Tuesday

24th Oct 2017

Experts question legality of EU officials' pay cuts

  • EU officials attacked the popular notion of the Brussels gravy train (Photo: europarl.europa.eu)

Experts in the EU Council, the member states' secretariat in Brussels, have questioned the legality of new cuts to EU officials' benefits.

EU countries formally proposed the austerity measures at a meeting in Brussels on 7 May.

Thank you for reading EUobserver!

Subscribe now for a 30 day free trial.

  1. €150 per year
  2. or €15 per month
  3. Cancel anytime

EUobserver is an independent, not-for-profit news organization that publishes daily news reports, analysis, and investigations from Brussels and the EU member states. We are an indispensable news source for anyone who wants to know what is going on in the EU.

We are mainly funded by advertising and subscription revenues. As advertising revenues are falling fast, we depend on subscription revenues to support our journalism.

For group, corporate or student subscriptions, please contact us. See also our full Terms of Use.

If you already have an account click here to login.

They include: a two-year freeze on pay increases followed by a cascading pay reduction of 1.67 percent per year; further cuts of 6 percent to lowest-level pay grades; and a 6 percent drop in childcare allowance.

They also include raising the retirement age from 63 to 67 and cutting pensions by up to 20 percent.

Meanwhile, weekly working time is to go up from 37.5 to 40 hours and the rate of promotions is to slow by 33 percent.

The ideas come on top of earlier demands in February to slash €1.5 billion off the EU institutions' payroll in 2014 to 2020.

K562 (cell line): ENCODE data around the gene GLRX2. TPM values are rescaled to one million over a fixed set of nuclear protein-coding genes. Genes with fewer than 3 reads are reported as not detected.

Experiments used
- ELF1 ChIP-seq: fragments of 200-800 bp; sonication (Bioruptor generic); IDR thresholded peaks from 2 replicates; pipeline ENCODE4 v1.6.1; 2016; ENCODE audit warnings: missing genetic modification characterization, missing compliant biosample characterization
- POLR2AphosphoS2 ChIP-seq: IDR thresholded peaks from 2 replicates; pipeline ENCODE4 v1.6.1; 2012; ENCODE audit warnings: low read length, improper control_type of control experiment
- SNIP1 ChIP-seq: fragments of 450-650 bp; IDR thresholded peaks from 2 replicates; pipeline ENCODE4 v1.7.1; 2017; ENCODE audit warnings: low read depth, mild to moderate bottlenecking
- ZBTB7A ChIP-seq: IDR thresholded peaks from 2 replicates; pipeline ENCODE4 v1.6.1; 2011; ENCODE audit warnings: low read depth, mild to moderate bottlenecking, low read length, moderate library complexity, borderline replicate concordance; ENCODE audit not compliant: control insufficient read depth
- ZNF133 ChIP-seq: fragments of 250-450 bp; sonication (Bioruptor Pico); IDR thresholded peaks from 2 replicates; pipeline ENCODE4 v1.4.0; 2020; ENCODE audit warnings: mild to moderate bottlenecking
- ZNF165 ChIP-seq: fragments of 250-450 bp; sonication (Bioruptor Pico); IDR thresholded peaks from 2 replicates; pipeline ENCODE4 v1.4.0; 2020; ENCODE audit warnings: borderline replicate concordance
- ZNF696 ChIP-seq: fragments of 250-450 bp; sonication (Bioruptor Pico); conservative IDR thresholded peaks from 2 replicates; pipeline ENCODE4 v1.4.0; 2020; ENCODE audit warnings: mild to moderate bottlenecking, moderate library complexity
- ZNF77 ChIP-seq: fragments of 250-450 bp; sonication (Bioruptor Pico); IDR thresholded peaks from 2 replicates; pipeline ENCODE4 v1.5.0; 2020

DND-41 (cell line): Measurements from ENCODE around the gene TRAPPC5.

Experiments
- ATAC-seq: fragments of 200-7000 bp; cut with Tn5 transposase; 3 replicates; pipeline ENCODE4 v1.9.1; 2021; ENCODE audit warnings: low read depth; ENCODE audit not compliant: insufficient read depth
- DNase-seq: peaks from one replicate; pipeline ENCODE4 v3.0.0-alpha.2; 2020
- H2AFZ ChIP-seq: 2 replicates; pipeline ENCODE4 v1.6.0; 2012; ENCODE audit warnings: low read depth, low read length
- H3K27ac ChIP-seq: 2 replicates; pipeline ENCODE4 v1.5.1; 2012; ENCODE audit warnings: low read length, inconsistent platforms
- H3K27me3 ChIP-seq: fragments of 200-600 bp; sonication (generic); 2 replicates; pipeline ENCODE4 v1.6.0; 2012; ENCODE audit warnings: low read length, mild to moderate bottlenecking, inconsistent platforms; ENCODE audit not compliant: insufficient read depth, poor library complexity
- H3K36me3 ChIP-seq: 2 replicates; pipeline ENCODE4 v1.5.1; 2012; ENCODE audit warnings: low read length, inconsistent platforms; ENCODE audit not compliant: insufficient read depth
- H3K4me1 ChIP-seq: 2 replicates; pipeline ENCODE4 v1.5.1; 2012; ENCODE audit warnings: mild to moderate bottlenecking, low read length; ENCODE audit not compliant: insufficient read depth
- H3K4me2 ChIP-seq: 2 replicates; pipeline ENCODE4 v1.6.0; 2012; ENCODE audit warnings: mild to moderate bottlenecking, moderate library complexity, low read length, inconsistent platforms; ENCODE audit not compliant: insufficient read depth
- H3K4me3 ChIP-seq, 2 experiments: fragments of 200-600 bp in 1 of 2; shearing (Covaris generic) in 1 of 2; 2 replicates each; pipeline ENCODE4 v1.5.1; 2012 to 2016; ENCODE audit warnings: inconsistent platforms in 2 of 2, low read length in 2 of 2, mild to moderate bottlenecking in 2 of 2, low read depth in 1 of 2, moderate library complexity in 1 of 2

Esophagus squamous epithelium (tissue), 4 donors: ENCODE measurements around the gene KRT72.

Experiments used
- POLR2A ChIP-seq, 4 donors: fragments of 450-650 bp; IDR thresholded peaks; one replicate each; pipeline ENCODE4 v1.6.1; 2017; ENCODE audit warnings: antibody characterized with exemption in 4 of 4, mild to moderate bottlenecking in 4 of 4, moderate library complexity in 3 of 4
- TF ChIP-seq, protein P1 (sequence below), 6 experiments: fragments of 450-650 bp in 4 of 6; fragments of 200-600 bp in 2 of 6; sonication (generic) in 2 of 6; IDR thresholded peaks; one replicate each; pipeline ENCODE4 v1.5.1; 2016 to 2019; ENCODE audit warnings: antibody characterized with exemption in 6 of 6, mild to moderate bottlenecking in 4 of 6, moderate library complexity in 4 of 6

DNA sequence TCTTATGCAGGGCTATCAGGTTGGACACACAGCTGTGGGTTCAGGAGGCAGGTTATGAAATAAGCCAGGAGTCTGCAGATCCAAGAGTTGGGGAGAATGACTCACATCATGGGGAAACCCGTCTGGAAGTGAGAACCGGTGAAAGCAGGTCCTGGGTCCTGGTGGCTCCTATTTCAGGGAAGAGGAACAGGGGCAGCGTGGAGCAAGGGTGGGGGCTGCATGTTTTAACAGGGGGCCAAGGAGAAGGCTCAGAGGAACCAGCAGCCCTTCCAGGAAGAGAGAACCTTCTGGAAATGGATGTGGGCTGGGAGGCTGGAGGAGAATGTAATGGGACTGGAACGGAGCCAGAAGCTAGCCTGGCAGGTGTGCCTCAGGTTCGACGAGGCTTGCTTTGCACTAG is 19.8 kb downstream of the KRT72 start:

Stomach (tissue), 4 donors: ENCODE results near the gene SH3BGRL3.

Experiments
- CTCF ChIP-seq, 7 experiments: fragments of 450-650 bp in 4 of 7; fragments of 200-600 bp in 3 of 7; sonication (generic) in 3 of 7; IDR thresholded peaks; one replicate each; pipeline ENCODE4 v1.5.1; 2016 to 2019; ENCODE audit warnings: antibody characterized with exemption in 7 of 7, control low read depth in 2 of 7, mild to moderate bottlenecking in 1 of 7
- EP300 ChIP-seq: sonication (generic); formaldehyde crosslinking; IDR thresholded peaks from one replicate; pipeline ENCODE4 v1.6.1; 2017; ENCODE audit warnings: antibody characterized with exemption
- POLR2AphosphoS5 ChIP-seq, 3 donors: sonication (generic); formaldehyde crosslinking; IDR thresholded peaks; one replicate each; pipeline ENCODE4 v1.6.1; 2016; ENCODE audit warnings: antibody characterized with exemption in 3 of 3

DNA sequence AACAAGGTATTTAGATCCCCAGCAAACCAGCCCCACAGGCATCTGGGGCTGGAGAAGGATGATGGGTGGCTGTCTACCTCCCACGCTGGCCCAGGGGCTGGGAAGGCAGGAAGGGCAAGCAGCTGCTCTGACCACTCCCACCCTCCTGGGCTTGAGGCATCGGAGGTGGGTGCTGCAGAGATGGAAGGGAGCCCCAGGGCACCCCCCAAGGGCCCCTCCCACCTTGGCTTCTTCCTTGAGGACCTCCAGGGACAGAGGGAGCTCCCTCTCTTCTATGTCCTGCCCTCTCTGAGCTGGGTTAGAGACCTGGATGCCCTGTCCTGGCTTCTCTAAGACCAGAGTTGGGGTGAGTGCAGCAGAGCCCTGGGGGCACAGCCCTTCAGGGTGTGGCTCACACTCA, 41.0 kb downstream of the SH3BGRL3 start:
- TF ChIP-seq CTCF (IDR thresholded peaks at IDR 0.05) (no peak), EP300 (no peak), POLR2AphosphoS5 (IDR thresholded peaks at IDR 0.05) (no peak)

Negotiations between EU states' diplomats, MEPs and EU civil servants began on Monday (13 May).

But an opinion drafted by the Council's legal services - dated 6 May and seen by EUobserver - casts doubt on whether the cutbacks would stand up to a challenge in the EU court in Luxembourg.

The memo says: "The envisaged measures would mean unprecedented changes to the conditions of employment of Union officials … This makes it difficult to predict to what extent a particular combination of measures would be found in breach of general principles and fundamental rights by Union courts."

It adds that all workers in Europe are protected from a "retroactive withdrawal" of "acquired rights" in a principle which is "closely related to the fundamental right of property."

It says that "abrupt changes" without "adequate transitional measures" go against the legal principle of "legitimate expectations."

It also notes that the original terms of employment were "fundamental to [people's] decision to become officials of the Union, which implies ... leaving, in most cases, their country of origin as well as their social security system."

Judges in Luxembourg are already handling EU trade unions' challenges to prior salary and pensions changes.

Meanwhile, all but essential EU Council staff are staging a walk-out on Thursday and Friday.